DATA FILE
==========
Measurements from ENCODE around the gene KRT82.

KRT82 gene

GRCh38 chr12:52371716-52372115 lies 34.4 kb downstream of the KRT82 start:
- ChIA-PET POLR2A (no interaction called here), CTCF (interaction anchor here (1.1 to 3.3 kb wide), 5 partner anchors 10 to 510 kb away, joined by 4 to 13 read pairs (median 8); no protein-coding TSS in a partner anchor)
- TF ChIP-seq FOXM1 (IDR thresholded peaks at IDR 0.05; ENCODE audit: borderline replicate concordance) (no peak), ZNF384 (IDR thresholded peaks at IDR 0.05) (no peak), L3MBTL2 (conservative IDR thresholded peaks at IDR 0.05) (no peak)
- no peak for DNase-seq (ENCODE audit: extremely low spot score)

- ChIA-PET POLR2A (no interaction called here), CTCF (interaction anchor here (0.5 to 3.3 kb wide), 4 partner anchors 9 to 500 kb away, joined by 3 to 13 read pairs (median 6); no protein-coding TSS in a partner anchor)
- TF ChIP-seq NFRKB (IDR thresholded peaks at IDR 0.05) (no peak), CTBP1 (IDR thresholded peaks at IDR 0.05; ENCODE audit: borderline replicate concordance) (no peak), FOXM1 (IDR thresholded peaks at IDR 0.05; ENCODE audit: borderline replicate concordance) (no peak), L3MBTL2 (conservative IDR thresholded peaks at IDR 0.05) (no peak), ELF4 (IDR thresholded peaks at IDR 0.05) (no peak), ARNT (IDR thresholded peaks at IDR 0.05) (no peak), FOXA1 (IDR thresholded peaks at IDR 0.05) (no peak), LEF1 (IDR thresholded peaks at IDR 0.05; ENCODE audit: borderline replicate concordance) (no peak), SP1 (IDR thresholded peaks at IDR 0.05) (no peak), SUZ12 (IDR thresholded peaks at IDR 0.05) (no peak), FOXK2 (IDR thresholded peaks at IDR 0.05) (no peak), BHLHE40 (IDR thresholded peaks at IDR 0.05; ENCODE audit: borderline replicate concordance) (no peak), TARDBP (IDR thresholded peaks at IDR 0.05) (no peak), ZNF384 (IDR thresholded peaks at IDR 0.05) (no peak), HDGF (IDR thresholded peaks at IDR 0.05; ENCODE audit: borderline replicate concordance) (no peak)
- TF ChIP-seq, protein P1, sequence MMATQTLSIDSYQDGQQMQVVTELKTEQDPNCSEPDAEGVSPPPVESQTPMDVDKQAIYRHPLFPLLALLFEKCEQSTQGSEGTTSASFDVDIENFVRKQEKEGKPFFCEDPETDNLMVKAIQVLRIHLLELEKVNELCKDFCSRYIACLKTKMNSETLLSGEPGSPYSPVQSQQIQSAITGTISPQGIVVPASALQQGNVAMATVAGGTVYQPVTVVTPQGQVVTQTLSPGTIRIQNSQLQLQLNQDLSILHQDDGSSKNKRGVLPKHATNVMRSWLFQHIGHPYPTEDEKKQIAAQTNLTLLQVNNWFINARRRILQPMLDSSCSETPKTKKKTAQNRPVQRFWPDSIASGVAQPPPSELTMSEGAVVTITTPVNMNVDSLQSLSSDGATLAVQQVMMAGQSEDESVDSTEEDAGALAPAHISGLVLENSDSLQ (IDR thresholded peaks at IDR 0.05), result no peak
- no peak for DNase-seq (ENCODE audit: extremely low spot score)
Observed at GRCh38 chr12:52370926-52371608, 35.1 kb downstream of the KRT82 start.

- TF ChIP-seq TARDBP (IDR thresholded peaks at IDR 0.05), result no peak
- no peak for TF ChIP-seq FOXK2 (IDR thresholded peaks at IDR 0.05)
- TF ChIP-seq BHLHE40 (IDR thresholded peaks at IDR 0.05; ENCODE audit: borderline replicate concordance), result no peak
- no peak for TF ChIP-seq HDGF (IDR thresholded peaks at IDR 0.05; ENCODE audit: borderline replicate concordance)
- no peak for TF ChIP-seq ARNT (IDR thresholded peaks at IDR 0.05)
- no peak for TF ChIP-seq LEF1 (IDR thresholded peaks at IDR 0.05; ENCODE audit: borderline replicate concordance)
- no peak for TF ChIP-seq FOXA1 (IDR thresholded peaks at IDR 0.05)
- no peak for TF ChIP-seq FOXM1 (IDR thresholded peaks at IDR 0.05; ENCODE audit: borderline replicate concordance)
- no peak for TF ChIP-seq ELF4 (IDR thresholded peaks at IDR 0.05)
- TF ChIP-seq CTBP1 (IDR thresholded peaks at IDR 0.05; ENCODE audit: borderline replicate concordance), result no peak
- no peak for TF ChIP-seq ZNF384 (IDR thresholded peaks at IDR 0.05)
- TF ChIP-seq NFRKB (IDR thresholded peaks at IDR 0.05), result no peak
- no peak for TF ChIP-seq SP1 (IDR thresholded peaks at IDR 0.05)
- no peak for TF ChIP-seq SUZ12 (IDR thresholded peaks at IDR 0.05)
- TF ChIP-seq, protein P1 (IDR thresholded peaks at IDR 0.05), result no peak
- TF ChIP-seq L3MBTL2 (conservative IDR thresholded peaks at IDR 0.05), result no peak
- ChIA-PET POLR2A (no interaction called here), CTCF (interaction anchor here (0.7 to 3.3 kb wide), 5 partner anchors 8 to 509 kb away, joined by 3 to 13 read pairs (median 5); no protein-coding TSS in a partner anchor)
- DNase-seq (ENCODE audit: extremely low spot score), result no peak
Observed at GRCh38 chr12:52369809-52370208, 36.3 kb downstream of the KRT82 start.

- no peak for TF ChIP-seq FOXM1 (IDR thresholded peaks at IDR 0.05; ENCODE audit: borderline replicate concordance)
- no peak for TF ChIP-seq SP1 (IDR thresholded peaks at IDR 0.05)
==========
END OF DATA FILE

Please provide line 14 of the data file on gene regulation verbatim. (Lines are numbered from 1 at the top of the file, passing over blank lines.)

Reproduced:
- TF ChIP-seq BHLHE40 (IDR thresholded peaks at IDR 0.05; ENCODE audit: borderline replicate concordance), result no peak